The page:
FREEDOM OF ANALYSIS?
The Center for Advanced Study in Theoretical Linguistics (CASTL) at the University of Tromso will be hosting a workshop on The Freedom of Analysis in phonology (see call for papers below) on September 1st and 2nd, 2005. The workshop will consist of 5 slots for invited talks and an additional 10 slots for which we are inviting abstracts.
DEADLINE FOR SUBMISSION: 12th June 2005.
Partial TRAVEL SUPPORT will be available for presenters without sufficient financial support from their home institutions. Applications will be evaluated on an individual basis after acceptance.
We are pleased to announce that the following researchers have accepted our invitation:
Chris Golston (CSU Fresno)
Bruce Moren (CASTL Tromso)
Marc van Oostendorp (Meertens)
Curt Rice (CASTL Tromso)
Christian Uffmann (Marburg)
CALL FOR PAPERS
The bulk of contemporary research in OT focuses on constraints and their interaction, yet other aspects of the overall OT model remain largely unexplored. This workshop takes up the problem of Freedom of Analysis in its broadest sense, and asks to what extent the very phonological properties of candidate outputs are restricted by things like representational considerations, ‘output viability’, the content of CON and the ranking of constraints in EVAL. The issue of restrictions is an important one, since if it turns out to be possible to formulate principled restrictions on the space of inputs and output candidates in a way that does not duplicate the job of the constraints in EVAL, a more restrictive view of CON and the typology emerges. Sensible discussion of variation presupposes some conception of the limits on the universal space of variation.
Much work in OT fails to spell out its representational assumptions adequately, using representations in a way that sacrifices long-term explanatory goals to short-term descriptive ones. The fundamental choice between binary features and unary elements is just as pregnant with ramifications for analyses in OT as, say, a rule-based framework, both as regards the content of CON and the predicted typology. The same holds true of theories of the hierarchical organisation of phonological primitives. Yet, despite the continued relevance of the prosodic hierarchy and the recent renaissance of feature geometry, many analyses simply rely in practice on an SPE-style conception of segments as unordered feature bundles or flat autosegmental structures.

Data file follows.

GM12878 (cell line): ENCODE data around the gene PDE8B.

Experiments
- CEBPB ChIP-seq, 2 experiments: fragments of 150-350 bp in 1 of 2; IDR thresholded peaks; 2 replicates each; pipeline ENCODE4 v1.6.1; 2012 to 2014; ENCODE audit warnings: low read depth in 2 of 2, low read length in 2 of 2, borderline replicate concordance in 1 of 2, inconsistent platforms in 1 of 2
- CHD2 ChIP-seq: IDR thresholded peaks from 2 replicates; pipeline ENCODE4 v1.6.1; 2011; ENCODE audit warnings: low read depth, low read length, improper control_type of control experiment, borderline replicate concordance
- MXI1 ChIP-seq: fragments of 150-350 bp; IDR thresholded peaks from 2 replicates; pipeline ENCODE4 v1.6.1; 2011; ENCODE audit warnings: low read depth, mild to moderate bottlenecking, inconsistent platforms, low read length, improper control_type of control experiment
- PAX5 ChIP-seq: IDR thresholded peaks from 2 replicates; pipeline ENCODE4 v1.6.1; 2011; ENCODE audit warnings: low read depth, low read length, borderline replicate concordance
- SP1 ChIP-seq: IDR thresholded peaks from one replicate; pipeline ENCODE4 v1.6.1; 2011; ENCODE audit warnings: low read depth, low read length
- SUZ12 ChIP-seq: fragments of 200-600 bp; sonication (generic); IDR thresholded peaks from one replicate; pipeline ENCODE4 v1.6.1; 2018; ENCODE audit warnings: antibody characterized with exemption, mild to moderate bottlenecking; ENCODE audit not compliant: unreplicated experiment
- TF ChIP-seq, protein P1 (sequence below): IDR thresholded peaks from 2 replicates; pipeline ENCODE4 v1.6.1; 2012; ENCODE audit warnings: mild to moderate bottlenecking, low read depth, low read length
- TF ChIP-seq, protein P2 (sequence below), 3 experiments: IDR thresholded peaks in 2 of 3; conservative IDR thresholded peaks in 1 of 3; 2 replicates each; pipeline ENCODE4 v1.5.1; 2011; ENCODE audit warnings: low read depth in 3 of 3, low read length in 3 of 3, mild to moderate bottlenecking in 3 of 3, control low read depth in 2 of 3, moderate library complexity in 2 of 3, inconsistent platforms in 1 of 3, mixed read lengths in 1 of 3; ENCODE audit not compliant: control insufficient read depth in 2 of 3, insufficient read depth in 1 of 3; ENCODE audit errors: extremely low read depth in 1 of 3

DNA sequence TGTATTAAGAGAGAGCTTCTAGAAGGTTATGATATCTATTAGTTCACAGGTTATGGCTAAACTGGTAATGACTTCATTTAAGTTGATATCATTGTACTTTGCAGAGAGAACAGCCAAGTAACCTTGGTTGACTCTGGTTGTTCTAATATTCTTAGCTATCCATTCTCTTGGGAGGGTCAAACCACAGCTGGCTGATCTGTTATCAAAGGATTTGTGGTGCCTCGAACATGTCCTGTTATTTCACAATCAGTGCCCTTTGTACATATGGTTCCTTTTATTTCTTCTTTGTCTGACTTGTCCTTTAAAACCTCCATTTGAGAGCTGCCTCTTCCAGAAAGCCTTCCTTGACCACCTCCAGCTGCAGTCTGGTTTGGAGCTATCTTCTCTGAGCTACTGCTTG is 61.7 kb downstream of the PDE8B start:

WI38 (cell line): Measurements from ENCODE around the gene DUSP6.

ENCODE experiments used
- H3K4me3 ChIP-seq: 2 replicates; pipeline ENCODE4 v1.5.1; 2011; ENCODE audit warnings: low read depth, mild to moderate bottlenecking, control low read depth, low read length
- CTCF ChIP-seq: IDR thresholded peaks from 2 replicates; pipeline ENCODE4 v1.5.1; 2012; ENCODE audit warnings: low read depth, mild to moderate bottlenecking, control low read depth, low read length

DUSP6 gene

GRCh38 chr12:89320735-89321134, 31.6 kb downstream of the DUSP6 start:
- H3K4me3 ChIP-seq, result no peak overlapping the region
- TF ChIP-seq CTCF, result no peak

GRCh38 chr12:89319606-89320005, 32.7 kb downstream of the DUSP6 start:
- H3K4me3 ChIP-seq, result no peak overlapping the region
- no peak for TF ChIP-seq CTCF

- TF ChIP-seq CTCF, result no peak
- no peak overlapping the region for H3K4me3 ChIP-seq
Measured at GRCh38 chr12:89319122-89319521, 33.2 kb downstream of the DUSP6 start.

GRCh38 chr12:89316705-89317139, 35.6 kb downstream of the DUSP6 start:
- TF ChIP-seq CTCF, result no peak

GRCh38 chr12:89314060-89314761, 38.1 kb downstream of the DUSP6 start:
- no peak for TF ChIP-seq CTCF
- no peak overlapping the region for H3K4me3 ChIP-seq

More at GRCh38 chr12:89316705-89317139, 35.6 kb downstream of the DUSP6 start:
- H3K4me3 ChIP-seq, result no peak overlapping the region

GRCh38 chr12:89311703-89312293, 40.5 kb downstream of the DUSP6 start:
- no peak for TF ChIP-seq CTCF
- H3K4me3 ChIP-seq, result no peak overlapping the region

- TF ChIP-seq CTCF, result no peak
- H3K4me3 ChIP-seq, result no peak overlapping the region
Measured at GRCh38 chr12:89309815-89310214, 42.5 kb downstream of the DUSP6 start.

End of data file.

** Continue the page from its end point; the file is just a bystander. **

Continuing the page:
A related representational question involves the extent to which inputs and candidate outputs must be ‘viable outputs’, i.e. phonetically interpretable as they are. For example, to what extent must we allow for inputs with un(der)specified nodes or floating features?
Representational issues like these figure in defining the absolute variation space. On the classical conception of Freedom of Analysis, the absolute variation space must be one and the same as the space of candidates for any given input.
To take stock of these issues, we invite abstracts dealing with the place of inviolable restrictions in the OT architecture, addressing questions including but not limited to the following:
– Do universally inviolable constraints on linguistic structures exist? If so, are they part of GEN, or EVAL with a fixed top ranking?
– What is the relation between GEN and the function EVAL, the constraint set and the input?
– Does the generator contain restrictions on the combination of phonological primitives?
– Would limitations on the generator resolve any of the current challenges to OT, such as opacity, forbidden repairs, typological overgeneration, proliferation of candidates or constraints?
12th June 2005: Abstract deadline
1st July 2005: Notification of acceptance
1-2 September 2005: Workshop
Abstracts must be submitted electronically in PDF format to firstname.lastname@example.org by 12th June 2005.
All-inclusive abstract length is 2 A4 pages with the following formatting requirements:
– 2,5 cm margins on top, bottom, left and right,
– in 12 pt Times New Roman (10 pt for references),
– single line spacing, and
– normal character spacing.
The length of the abstract text excluding the title, the name(s) and affiliation(s) of the author(s), examples, figures and references must not
exceed 50 lines.
Please submit two versions of your abstract, one anonymous and one named. The named abstract should include your name, affiliation and e-mail address, and should be called freedom-named-lastname.pdf; the anonymous abstract should be called freedom-anon-lastname.pdf.
So, for instance, if the author’s name is Joe Black, he’ll send two files called freedom-named-black.pdf and freedom-anon-black.pdf.
Please heed these formal requirements and the deadline.
Should you have any questions or comments, please don’t hesitate to contact the organisers.